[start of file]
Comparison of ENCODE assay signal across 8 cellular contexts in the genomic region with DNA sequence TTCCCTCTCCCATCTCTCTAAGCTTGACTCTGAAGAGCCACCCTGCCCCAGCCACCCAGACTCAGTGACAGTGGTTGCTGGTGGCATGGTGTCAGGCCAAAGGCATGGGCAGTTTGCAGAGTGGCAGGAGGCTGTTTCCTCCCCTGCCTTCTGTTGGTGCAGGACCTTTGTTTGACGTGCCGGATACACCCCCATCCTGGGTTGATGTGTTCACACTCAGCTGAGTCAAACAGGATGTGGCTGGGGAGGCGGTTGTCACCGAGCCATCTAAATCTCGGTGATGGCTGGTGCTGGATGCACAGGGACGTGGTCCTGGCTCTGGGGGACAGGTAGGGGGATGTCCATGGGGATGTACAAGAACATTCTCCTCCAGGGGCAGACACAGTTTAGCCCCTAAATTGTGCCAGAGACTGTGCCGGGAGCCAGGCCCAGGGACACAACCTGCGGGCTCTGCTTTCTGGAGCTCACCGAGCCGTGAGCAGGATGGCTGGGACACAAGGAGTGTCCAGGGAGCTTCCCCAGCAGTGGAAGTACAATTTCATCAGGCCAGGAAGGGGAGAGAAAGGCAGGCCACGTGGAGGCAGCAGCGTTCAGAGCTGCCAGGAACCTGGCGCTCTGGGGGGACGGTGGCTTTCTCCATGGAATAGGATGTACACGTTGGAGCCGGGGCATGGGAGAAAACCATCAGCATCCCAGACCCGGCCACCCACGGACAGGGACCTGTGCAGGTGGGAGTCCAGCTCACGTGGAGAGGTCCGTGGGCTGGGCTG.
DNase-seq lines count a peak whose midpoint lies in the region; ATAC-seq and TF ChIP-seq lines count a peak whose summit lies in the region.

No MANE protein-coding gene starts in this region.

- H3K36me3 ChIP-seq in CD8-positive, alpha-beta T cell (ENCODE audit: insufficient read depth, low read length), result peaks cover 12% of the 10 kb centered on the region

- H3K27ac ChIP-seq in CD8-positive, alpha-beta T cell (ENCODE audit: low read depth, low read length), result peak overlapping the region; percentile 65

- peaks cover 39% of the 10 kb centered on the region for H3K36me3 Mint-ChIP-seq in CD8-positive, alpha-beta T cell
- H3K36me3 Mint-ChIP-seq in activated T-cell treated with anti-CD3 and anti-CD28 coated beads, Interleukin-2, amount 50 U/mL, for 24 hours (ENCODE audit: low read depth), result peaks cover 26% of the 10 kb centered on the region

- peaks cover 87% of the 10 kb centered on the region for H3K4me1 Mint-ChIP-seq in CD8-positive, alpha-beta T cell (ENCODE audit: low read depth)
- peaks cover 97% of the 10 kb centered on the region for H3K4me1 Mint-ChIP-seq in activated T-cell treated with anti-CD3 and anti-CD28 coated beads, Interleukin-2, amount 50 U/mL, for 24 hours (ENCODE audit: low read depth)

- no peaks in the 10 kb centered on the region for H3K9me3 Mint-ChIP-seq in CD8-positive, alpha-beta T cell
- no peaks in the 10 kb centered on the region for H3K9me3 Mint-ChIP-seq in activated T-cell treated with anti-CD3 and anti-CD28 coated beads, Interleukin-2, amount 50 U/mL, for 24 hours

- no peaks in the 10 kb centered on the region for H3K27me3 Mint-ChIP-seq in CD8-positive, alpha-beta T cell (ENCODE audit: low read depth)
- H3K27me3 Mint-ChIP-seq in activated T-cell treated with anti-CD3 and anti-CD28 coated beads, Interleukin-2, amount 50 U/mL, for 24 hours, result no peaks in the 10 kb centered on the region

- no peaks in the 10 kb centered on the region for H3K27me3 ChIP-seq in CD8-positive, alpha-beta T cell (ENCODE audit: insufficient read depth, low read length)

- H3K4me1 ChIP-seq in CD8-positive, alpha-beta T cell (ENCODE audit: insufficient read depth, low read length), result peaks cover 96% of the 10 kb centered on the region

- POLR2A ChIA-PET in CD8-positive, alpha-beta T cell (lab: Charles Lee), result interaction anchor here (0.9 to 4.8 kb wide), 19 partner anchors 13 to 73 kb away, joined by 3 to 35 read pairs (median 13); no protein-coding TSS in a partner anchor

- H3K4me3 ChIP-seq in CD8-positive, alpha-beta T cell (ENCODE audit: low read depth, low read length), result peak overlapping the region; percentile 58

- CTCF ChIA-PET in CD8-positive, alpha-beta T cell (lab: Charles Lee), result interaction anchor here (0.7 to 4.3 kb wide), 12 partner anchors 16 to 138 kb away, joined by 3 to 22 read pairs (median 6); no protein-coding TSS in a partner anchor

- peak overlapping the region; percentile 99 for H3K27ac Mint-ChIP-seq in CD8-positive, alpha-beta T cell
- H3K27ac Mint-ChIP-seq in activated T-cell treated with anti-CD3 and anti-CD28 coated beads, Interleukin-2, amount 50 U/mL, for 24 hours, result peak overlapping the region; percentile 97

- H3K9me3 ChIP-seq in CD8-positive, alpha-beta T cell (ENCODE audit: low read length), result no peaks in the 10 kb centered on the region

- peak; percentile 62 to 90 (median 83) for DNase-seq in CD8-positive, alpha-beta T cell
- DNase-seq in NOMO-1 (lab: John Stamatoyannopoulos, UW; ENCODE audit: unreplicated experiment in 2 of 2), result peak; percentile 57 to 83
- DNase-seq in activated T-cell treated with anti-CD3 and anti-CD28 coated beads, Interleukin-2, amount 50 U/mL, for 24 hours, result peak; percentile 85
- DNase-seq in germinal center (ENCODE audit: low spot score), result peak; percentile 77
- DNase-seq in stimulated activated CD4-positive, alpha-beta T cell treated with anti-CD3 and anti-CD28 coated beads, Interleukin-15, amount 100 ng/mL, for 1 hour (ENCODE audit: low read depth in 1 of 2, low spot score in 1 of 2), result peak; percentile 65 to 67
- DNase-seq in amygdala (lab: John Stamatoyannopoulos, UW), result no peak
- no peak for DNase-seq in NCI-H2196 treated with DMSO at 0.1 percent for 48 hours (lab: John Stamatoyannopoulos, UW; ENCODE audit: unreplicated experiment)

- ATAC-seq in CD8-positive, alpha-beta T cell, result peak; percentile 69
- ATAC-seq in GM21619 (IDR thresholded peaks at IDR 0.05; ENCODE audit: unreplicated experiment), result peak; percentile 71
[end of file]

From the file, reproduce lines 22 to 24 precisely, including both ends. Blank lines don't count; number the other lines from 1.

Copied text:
- peak; percentile 62 to 90 (median 83) for DNase-seq in CD8-positive, alpha-beta T cell
- DNase-seq in NOMO-1 (lab: John Stamatoyannopoulos, UW; ENCODE audit: unreplicated experiment in 2 of 2), result peak; percentile 57 to 83
- DNase-seq in activated T-cell treated with anti-CD3 and anti-CD28 coated beads, Interleukin-2, amount 50 U/mL, for 24 hours, result peak; percentile 85